Thomas Malthus: Theory of over population


ALL systems of equality which have been proposed are bound to fail, because the motive to the preventive check of moral restraint is destroyed by equality and community of goods. As all would be equal and in similar circumstances, there would be no reason why one person should think himself obliged to practice the duty of restraint more than another. And how could a man be compelled to such restraint? The operation of this natural check of moral restraint depends exclusively upon the existence of the laws of property and succession; and, in a state of equality and community of property could only be replaced by some artificial regulation of a very different stamp, and a much more unnatural character.

No scheme of equality, then, can overcome the population difficulty: emigration is only a palliative and poor-law relief only a nostrum which eventually aggravates the evils of over-population.

The poor laws of England tend to depress the general condition of the poor in two ways. Their first obnoxious tendency is to increase population without increasing the food for its support. A poor man may marry with little or no prospect of being able to support a family without parish assistance. The poor laws may be said, therefore, to create the poor which they maintain, and as the provisions must be distributed to the greater numbers in smaller proportions, the labours of those who are not supported by parish assistance will purchase a smaller quantity of provisions than before and consequently more of them will require assistance. Secondly, the quantity of provisions consumed in workhouses by the least worthy members of the community diminishes the food of the more worthy members, who are thus driven to obtain relief.

Fortunately for England, a spirit of independence still remains among the peasantry. The poor laws, though calculated to eradicate this spirit, have only partially succeeded. Hard as it may appear in individual instances, dependent poverty ought to be deemed disgraceful. Such a stigma seems necessary to promote the general happiness of mankind. If men be induced to marry from the mere prospect of parish provision, they are not only unjustly tempted to bring unhappiness and dependence upon themselves and their children, but they are tempted unwittingly to injure all in the same class as themselves.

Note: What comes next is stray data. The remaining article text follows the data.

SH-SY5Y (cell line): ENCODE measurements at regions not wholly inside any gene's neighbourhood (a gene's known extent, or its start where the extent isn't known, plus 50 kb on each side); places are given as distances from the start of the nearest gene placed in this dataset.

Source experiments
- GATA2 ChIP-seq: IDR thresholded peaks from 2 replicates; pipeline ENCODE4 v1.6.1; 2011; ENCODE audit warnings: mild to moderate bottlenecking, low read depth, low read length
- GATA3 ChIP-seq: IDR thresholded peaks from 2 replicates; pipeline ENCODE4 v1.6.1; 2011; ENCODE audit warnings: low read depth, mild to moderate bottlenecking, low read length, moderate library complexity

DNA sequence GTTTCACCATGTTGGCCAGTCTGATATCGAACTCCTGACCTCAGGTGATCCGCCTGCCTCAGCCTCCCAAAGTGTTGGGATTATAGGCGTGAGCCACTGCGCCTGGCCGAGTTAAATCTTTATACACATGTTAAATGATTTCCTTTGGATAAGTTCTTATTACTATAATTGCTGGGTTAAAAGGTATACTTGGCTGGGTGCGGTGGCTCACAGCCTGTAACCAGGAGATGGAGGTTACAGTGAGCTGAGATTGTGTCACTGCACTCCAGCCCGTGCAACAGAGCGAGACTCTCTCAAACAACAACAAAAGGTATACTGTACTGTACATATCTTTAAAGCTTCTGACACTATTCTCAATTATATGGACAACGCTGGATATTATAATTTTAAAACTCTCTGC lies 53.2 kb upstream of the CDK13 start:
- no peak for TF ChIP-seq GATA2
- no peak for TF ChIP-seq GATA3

Further, the poor laws discourage frugality and diminish the power and the will of the common people to save, and they live from hand to mouth without thought of the future. A man who might not be deterred from going to the ale-house by the knowledge that his death or sickness might throw his family upon the parish, might fear to waste his earnings if the only provision for it were casual charity.

The mass of unhappiness among common people must be diminished when one of the strongest checks to idleness and dissipation is thus removed; and when institutions which render dependent poverty so lessen the disgrace which should be attached to it. I feel persuaded that if the poor laws had never existed in this country, though there might have been a few more instances of very severe distress, the aggregate mass of happiness among the common people would have been much greater than it is at present. In view of all these facts I do not propose a law to prevent the poor from marrying, but I propose a very gradual abolition of the poor laws.

By means of an extending commerce a country may be able to purchase an increasing quantity of food and to support an increasing population; but extension of commerce cannot continue indefinitely; it must be checked by competition and other economic interference; and as soon as funds for the maintenance of labour become stationary, or begin to decline, there will be no means of obtaining food for an increasing population.

It is the union of the agricultural and commercial systems, and not either of them taken separately, that is calculated to produce the greatest national prosperity. A country with an extensive and rich territory, the cultivation of which is stimulated by improvements in agriculture, manufactures and foreign commerce, has such various and abundant resources that it is extremely difficult to say when they will reach their limits. There are, however, limits to the capital population of a country-limits which they must ultimately reach and cannot pass.

To secure a more abundant, and at the same time, a steadier supply of grain, a system of corn laws has been recommended, the object of which is to discourage, by duties or prohibitions, the importation of foreign corn and to encourage by bounties the exportation of corn of home growth.

Laws which prohibit the importation of foreign grain, though by no means unobjectionable, are not open to the same objections as bounties and must be allowed to be adequate to the object they have in view, the maintenance of an independent supply. Moreover, it is obviously possible, by restrictions upon the importation of foreign corn, to maintain a balance between the agricultural and commercial classes.